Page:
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Origins of Memorial Day

Jun 15, 2023 10:15AM ● By Verlene Johnson

When the last Monday of May rolls around families tend to gather together for BBQ’s and picnics to kick-off summer. It also means that the end of the school year is near; and most people get a three-day weekend. But most importantly headstones at cemeteries are adorned with colorful flowers.

Many places across America claim they are the originators of Memorial Day. The most likely origin comes from General John A. Logan, the commander-in-chief of the Union veterans’ group known as the Grand Army of the Republic. According to, in May of 1863, he issued a decree that May 30 should become a nationwide day of commemoration for the more than 620,000 soldiers killed in the Civil War. Logan dubbed it as Decoration Day. He encouraged Americans to lay flowers and decorate the graves of the war dead “whose bodies now lie in almost every city, village and hamlet churchyard in the land.”

For more than 50 years Decoration Day only commemorated those who were killed in the Civil War. Once the U.S. entered World War I, it was expanded to include those killed in all American wars. For over 100 years Decoration Day was celebrated on May 30 until the Uniform Monday Holiday Act of 1968 caused the holiday to be moved to the last Monday in May. 

Veteran’s groups were concerned that Americans would associate the holiday with the first long weekend of the summer instead of the honoring those who had died in war. In 1971 President Lydon B. Johnson changed Decoration Day to Memorial Day, declaring it a federal holiday.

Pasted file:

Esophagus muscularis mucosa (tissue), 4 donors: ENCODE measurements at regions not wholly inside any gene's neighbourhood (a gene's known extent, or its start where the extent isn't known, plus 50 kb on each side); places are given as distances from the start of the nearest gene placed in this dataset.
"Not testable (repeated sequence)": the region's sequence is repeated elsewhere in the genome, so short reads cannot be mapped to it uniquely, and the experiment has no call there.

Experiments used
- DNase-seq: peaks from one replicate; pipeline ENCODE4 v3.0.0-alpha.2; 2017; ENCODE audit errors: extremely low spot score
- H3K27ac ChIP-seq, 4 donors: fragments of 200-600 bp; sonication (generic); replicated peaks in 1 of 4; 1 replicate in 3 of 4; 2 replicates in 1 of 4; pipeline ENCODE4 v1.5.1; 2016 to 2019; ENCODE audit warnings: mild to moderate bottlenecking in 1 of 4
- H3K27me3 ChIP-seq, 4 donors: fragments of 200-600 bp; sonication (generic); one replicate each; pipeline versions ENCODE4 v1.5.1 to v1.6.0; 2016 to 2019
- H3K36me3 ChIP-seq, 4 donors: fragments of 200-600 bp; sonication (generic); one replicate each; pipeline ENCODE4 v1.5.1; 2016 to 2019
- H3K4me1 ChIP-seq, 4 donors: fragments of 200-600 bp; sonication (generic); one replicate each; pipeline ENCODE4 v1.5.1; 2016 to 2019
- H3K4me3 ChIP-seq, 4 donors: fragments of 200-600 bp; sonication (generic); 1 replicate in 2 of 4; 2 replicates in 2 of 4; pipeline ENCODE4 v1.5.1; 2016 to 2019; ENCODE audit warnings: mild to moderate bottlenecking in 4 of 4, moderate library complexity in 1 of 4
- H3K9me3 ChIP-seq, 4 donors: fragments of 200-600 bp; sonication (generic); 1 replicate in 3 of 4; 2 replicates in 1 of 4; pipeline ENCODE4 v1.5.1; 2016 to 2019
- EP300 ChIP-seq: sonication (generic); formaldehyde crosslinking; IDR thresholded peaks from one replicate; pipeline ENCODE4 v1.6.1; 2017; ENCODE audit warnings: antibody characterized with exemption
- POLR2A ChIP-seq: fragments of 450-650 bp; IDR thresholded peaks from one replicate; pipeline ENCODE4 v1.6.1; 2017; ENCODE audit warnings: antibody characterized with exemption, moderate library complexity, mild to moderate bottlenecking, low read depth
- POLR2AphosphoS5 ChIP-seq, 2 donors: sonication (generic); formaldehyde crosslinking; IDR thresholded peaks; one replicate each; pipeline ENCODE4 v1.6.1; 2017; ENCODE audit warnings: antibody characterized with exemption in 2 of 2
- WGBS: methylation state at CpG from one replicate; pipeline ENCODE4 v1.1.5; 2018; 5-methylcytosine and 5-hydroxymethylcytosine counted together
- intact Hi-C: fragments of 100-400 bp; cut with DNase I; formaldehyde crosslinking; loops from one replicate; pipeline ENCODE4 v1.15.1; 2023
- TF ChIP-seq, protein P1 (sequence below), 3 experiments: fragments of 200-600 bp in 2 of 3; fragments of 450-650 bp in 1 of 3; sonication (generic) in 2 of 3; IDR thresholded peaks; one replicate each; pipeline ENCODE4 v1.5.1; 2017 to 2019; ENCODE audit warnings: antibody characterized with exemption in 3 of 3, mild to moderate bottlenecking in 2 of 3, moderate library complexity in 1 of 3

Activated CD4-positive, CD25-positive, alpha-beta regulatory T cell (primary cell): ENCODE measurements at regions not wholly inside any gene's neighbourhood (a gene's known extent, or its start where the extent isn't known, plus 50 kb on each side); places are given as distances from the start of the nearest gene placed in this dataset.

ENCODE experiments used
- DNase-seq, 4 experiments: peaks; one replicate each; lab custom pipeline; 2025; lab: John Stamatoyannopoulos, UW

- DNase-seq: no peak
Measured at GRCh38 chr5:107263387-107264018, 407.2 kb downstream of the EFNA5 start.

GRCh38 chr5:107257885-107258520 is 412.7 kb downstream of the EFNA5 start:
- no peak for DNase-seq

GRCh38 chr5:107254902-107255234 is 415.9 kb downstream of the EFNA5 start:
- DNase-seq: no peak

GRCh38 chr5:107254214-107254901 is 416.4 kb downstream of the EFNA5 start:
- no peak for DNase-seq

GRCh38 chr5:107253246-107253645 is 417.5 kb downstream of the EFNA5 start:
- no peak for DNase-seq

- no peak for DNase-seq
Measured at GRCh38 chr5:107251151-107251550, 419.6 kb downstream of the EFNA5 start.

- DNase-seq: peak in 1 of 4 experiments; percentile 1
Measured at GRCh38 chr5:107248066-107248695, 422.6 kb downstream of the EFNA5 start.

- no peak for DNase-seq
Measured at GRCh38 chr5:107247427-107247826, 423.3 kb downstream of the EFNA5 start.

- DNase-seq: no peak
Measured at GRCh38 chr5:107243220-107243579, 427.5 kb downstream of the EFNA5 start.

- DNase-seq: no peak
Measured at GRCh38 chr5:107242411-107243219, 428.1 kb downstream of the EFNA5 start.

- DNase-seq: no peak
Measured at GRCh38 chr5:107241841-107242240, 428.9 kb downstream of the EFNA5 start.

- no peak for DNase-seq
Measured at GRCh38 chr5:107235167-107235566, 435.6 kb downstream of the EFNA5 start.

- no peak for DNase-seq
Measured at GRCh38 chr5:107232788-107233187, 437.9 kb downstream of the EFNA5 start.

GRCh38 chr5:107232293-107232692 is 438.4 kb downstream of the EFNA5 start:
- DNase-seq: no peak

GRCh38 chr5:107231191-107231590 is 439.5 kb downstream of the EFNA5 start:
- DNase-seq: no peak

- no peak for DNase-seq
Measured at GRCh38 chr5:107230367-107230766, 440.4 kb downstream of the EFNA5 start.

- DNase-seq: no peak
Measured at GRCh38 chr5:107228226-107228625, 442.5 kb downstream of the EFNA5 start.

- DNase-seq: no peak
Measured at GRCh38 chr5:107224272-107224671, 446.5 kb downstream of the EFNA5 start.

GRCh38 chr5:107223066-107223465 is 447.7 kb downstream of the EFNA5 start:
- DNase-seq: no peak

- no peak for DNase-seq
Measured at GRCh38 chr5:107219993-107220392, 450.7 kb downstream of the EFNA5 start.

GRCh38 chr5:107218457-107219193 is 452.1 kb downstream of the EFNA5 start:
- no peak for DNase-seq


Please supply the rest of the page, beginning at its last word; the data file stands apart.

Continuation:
Memorial Day has evolved over the 150 years since its beginning. It was often still referred to as Decoration Day by those generations born before the name change. Over the years it has become a day to honor all those who have died instead of just those who died in wars. While it has become customary to place flowers on all headstones, you can find crosses and flags placed on the headstones of all the U.S. Veterans. 

While most people mark Memorial Day as a three-day week and the start of summer, Veterans of the American Legion and Veterans of Foreign Wars will be paying honors to our deceased veterans at the local cemeteries. They would like to invite anyone interested to attend on May 29. The schedule is as follows: 

8:00 a.m. at the South Morgan Cemetery

8:30 a.m. at the North Morgan Cemetery

9:00 a.m. at the Milton Cemetery 

10:30 a.m. at the Veteran's Memorial at the courthouse including a fly over

12:00 p.m. at the Mountain Green Cemetery

Following is a message from the Veterans of the American Legion and Veterans of Foreign Wars; “After World War I, the poppy flourished in Europe. Scientists attributed the growth to soils in France and Belgium becoming enriched with lime from the rubble left by the war. From the dirt and mud grew a beautiful red poppy. The red poppy came to symbolize the blood shed during battle following the publication of the wartime poem “In Flanders Fields.” The poem was written by Lieutenant Colonel John McCrae, M.D. while serving on the front lines.

On September 27, 1920, the poppy became the official flower of The American Legion family to memorialize the soldiers who fought and died during the war. In 1924, the distribution of poppies became a national program of The American Legion.

Poppy Day is conducted each year to raise funds for the VFW and American Legion charitable programs on behalf of the needy and disabled veterans, and the surviving family members of deceased veterans. This year proceeds will also provide scholarships for middle school and high school students. This will be held on Saturday, May 27 from 10:00 a.m. to 4:00 p.m. at Ridley’s, 7-1,1 Tractor Supply and Hind’s Quick Stop. λ

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